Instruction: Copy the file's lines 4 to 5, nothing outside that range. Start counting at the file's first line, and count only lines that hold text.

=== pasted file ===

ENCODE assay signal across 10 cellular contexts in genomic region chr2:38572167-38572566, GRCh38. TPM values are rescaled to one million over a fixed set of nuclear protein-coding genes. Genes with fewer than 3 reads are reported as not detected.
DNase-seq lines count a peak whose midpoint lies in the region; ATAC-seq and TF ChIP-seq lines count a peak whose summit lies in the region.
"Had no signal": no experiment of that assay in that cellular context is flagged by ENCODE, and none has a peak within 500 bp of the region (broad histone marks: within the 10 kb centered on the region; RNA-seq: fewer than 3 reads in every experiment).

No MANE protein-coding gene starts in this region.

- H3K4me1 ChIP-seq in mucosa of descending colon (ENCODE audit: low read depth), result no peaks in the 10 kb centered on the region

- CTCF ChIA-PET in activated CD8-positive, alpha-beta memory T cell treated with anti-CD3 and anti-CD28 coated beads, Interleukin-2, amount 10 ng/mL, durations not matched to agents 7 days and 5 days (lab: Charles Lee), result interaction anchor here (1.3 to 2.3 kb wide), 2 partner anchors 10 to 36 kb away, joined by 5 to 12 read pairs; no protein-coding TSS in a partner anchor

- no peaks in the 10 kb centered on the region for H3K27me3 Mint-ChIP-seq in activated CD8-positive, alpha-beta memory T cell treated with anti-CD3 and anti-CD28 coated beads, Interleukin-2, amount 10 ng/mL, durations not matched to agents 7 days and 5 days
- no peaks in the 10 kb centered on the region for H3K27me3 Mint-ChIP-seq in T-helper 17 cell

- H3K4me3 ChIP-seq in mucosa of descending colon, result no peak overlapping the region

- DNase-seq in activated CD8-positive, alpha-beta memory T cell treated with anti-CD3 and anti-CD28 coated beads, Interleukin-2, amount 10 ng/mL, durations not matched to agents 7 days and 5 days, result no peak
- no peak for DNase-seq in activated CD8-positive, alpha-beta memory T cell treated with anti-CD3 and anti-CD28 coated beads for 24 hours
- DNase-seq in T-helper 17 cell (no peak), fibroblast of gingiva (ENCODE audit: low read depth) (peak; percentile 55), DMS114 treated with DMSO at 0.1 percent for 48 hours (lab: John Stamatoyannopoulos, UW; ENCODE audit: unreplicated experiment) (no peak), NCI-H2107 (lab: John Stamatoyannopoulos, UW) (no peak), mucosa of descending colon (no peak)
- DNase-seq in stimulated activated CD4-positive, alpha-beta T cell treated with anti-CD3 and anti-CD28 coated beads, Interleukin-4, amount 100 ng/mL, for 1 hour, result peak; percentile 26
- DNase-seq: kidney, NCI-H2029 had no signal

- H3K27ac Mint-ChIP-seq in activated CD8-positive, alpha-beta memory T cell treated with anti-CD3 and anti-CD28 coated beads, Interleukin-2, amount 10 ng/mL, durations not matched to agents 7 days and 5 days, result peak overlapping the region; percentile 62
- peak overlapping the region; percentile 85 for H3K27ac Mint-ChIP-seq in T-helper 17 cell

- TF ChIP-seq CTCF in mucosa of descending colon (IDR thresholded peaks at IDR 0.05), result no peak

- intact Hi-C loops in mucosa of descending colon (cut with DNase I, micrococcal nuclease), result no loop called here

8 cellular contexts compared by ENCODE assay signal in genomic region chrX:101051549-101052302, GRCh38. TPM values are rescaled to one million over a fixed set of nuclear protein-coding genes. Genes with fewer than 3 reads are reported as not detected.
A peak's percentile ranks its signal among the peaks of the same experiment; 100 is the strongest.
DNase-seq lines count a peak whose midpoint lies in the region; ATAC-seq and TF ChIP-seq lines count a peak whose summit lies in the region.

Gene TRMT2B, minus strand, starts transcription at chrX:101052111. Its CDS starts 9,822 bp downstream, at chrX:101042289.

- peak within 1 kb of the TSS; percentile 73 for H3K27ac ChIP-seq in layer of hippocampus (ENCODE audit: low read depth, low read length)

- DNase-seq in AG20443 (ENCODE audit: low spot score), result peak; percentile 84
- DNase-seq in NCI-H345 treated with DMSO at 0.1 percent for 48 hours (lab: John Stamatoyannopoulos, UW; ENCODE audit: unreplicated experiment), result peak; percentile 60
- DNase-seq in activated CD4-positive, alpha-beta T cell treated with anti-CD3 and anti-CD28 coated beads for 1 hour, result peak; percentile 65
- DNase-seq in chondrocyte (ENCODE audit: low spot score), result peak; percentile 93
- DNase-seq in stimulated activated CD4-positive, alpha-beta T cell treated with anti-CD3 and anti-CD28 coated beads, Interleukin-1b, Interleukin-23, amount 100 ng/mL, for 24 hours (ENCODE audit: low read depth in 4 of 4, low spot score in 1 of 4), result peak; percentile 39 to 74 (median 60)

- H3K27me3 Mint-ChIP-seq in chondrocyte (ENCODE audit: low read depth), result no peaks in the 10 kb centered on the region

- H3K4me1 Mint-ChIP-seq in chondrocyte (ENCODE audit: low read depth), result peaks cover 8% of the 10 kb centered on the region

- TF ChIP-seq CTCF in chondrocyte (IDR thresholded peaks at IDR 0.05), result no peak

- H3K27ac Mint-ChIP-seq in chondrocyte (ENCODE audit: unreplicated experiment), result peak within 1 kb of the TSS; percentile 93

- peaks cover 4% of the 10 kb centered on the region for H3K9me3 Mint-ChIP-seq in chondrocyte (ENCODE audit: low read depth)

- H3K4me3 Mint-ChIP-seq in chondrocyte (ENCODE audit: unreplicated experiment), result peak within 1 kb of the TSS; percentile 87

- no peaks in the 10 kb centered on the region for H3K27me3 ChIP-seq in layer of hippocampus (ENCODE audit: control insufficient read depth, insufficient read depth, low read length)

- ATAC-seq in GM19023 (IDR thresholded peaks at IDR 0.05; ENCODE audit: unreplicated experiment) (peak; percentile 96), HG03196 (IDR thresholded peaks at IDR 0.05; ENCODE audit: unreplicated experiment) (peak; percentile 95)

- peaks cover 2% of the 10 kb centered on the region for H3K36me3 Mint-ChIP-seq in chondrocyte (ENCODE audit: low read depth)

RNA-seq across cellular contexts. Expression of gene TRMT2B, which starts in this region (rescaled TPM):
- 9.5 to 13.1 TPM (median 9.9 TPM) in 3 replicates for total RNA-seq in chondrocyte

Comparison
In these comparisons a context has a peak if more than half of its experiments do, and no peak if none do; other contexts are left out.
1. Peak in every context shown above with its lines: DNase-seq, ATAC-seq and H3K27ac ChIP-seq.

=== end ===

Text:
No MANE protein-coding gene starts in this region.

- H3K4me1 ChIP-seq in mucosa of descending colon (ENCODE audit: low read depth), result no peaks in the 10 kb centered on the region